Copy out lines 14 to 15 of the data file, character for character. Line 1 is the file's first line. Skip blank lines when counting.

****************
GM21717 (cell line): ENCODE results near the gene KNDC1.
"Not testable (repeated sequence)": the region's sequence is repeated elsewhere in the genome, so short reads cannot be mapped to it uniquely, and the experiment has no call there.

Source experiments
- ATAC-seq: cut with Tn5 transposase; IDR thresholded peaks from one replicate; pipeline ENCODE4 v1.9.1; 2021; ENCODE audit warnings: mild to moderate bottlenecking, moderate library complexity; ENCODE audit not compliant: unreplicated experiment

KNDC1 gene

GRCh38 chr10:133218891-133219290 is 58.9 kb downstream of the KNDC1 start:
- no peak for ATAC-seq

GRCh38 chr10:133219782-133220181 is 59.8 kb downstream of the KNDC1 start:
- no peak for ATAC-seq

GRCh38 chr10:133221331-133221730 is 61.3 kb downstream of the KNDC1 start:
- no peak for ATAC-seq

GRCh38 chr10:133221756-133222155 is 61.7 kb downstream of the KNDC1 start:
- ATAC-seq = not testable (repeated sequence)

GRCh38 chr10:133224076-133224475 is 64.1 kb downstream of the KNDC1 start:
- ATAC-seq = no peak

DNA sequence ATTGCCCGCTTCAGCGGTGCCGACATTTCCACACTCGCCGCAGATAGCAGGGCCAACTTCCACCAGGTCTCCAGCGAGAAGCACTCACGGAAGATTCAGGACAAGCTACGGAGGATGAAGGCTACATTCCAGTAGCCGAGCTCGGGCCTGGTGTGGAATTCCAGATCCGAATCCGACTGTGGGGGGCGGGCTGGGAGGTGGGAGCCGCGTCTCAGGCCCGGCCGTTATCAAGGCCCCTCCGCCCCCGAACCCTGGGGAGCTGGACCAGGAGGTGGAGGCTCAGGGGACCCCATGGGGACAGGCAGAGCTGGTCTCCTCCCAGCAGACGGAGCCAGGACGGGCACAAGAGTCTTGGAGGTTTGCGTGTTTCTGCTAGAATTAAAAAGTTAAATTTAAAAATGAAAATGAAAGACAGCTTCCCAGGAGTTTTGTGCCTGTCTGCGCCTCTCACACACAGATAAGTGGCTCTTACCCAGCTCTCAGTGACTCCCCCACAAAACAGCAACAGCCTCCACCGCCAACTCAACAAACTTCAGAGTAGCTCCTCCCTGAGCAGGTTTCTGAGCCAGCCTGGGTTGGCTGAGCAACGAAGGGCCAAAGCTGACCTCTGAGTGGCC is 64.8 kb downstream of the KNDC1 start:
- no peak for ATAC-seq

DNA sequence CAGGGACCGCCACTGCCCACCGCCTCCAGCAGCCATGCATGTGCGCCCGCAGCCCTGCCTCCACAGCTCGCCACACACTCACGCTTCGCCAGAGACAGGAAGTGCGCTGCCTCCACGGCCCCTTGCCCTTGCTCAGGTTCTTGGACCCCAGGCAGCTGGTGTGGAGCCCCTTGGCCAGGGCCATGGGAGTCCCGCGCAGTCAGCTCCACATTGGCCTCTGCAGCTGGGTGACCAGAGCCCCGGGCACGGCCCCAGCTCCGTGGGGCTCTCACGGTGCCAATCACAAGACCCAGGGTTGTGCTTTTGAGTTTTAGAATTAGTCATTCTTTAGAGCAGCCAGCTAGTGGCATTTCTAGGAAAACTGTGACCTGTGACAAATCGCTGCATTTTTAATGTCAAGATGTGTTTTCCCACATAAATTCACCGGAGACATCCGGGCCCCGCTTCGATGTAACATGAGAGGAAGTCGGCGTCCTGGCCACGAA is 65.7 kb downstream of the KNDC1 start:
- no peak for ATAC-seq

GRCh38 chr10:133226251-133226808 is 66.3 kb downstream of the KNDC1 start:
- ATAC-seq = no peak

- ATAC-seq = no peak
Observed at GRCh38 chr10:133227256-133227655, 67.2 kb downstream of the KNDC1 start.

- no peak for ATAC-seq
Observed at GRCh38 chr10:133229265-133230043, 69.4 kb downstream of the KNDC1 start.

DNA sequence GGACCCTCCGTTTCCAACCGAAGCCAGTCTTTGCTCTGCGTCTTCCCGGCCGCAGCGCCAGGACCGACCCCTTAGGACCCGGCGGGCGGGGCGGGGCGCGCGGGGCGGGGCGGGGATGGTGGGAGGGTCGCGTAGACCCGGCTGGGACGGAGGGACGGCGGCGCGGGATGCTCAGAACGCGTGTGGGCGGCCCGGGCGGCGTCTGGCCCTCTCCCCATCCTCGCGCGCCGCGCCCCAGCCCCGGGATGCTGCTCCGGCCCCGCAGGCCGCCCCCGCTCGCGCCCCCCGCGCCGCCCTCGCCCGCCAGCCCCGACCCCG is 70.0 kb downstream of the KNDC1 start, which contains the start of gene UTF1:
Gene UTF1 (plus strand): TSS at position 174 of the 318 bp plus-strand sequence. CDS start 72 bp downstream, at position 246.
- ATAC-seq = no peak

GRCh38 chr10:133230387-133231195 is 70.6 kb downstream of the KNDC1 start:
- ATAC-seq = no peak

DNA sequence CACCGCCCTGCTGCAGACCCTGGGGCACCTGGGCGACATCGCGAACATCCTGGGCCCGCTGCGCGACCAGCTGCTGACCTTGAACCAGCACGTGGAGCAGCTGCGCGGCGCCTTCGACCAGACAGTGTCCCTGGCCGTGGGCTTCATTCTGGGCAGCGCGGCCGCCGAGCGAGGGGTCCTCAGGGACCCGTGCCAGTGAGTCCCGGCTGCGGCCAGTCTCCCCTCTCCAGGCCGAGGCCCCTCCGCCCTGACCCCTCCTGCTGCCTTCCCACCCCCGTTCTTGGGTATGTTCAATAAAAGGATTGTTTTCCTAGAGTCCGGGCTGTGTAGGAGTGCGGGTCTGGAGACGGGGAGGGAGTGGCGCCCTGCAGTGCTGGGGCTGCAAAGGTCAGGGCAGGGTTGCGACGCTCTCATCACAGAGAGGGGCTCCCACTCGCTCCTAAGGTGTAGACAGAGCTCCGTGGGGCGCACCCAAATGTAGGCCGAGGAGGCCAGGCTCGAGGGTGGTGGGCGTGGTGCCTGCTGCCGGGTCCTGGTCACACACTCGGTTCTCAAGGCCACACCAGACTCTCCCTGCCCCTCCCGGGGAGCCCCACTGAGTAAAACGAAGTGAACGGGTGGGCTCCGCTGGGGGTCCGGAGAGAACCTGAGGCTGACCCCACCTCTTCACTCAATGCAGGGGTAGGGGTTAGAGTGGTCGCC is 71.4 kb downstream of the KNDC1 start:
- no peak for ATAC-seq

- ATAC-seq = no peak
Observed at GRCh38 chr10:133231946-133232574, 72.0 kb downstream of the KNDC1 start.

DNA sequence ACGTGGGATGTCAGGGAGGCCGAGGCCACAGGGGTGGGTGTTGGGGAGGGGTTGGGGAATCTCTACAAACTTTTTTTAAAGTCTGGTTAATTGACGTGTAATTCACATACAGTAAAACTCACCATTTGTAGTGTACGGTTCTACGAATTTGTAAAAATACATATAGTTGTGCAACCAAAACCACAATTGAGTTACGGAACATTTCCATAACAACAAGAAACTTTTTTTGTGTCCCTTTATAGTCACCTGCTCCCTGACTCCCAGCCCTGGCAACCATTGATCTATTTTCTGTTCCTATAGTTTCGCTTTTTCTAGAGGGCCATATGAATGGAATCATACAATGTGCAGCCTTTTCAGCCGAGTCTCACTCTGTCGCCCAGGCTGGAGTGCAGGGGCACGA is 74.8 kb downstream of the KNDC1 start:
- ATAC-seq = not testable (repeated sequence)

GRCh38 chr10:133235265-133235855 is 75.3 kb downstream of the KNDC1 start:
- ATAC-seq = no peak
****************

GRCh38 chr10:133224076-133224475 is 64.1 kb downstream of the KNDC1 start:
- ATAC-seq = no peak